This fantastic debut album from psychedelic Welsh sextet (who'd previously issued two Mod singles on Deram) was released in December 1968 by Mercury Records. lt was very enjoyable combination of pumping R’n’B, swirling psychedelia, early progressive rock & some jazz inﬂuences - full of spontaneous guitar playing, inventive Hammond organ & mellotron sounds, powerful drumming and classy vocals. Highlights include acid-tinged and very psychedelic ‘Prodigal Son’, dreamy arrangements of Handel’s ‘Largo’, powerful rendition of The Beatles’ ‘Yesterday’ and two Graham Bond songs (who also wrote the sleeve notes): ‘Love ls The Law‘ and ‘Crossroads Of Time‘. This is one of the best UK psychedelic albums ever!
Before migrating across the ECM continent, Stephan Micus outfitted some of his most formative expeditions in the territories of the JAPO sub-label. On these albums one hears Micus at his most elemental, turning every gesture into inter-spatial awareness. The album’s duration of 36 minutes only serves to deepen its intimacy as a space in which the listener might catch a cushion of meditation in a world of splinters. Micus’s practice has always been to render the stem before the flower, and in the album’s title track a table harp provides that very illustrative function. Its dulcimer-like heart beats a rhythm at once ancient and fresh, curling as the scriptural page, its edges darkened from constant contact with the hands. Those same hands cradle a method of speech so musical that its melody is discernible only in the freedom of solitude.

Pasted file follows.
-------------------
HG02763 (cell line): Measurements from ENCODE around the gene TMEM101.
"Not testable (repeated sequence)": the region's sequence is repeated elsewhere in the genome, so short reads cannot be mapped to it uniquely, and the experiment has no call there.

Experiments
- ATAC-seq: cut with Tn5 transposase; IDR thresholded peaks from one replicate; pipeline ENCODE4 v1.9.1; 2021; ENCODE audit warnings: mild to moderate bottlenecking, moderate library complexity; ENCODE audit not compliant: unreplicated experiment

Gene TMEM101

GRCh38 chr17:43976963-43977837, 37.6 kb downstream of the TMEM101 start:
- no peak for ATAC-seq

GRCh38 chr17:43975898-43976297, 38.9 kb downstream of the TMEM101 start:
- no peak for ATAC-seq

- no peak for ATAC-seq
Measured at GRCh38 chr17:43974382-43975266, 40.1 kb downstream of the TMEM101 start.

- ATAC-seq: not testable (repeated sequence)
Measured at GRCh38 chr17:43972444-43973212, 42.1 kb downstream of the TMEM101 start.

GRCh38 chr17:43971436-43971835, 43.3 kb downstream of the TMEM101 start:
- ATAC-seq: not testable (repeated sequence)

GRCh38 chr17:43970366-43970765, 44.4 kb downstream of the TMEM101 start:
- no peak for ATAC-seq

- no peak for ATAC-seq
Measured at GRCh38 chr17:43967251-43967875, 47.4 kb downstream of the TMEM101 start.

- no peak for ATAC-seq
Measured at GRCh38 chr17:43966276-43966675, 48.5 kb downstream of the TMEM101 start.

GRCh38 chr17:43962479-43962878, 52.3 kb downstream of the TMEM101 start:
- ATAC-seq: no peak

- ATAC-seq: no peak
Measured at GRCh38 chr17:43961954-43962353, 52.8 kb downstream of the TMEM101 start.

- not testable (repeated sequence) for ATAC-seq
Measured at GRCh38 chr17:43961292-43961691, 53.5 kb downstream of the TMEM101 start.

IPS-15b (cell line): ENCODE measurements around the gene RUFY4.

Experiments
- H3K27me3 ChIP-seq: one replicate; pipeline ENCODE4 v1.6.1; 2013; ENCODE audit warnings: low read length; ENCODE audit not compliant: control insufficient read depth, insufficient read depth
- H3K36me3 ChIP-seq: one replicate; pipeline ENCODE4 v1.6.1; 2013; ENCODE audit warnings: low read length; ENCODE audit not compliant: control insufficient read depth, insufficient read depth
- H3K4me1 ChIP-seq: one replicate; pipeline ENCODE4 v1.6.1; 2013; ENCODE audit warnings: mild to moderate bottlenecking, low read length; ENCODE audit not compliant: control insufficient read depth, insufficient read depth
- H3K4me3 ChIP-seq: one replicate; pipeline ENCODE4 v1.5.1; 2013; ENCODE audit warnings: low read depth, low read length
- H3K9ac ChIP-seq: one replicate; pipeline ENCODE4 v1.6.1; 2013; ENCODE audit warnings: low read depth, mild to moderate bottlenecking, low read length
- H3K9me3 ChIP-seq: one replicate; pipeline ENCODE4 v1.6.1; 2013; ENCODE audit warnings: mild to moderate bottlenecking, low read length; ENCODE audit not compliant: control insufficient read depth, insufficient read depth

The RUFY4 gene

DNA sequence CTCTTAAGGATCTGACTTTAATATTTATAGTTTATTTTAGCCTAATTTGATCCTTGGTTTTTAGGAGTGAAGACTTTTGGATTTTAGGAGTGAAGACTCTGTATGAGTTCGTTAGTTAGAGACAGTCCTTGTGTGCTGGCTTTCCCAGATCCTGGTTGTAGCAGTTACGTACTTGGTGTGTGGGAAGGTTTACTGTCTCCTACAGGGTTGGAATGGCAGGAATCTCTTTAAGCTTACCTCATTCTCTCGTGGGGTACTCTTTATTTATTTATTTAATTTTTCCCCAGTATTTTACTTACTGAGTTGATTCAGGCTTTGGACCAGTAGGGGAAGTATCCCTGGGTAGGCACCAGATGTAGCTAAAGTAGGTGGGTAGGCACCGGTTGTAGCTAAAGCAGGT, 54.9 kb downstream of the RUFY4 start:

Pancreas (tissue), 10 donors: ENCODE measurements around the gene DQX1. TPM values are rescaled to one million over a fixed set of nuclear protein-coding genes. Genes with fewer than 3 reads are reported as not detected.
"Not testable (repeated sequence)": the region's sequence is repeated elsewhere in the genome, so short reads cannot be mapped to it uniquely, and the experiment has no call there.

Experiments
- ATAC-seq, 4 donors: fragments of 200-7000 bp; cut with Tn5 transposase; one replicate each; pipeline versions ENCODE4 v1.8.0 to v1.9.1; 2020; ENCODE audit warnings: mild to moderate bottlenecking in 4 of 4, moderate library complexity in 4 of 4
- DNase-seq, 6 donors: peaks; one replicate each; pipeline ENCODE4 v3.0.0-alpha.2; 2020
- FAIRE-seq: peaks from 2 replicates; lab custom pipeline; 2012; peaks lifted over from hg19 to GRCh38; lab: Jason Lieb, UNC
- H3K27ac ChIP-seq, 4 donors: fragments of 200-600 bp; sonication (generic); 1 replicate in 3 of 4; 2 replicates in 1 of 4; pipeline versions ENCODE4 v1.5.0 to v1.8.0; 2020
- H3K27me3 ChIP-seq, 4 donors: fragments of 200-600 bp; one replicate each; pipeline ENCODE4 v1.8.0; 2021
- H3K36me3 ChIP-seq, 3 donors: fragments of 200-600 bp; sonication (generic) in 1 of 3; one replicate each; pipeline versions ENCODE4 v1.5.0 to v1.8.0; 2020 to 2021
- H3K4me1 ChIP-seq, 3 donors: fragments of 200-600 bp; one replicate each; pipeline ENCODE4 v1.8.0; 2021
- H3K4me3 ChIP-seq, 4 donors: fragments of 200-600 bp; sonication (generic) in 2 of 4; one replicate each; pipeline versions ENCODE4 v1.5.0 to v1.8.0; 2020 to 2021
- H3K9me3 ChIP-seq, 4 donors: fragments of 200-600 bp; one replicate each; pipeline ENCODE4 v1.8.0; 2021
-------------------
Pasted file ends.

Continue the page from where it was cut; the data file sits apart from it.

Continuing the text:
This is the first duet album released by drummer Ferenc Nmeth and Valancian saxophonist Javier Vercher. They both share a musical vision which abounds in wide open possibilities of spontaneous improvisation with beautifull melodies and songs. Vercher is a young, prodigiously gifted saxophonist with powerful free playing that amazingly flows in this recording. Nemeth, a player of consummate subtlety and tasted, is a product of the jazz hotbed of Keszthely, Hungary.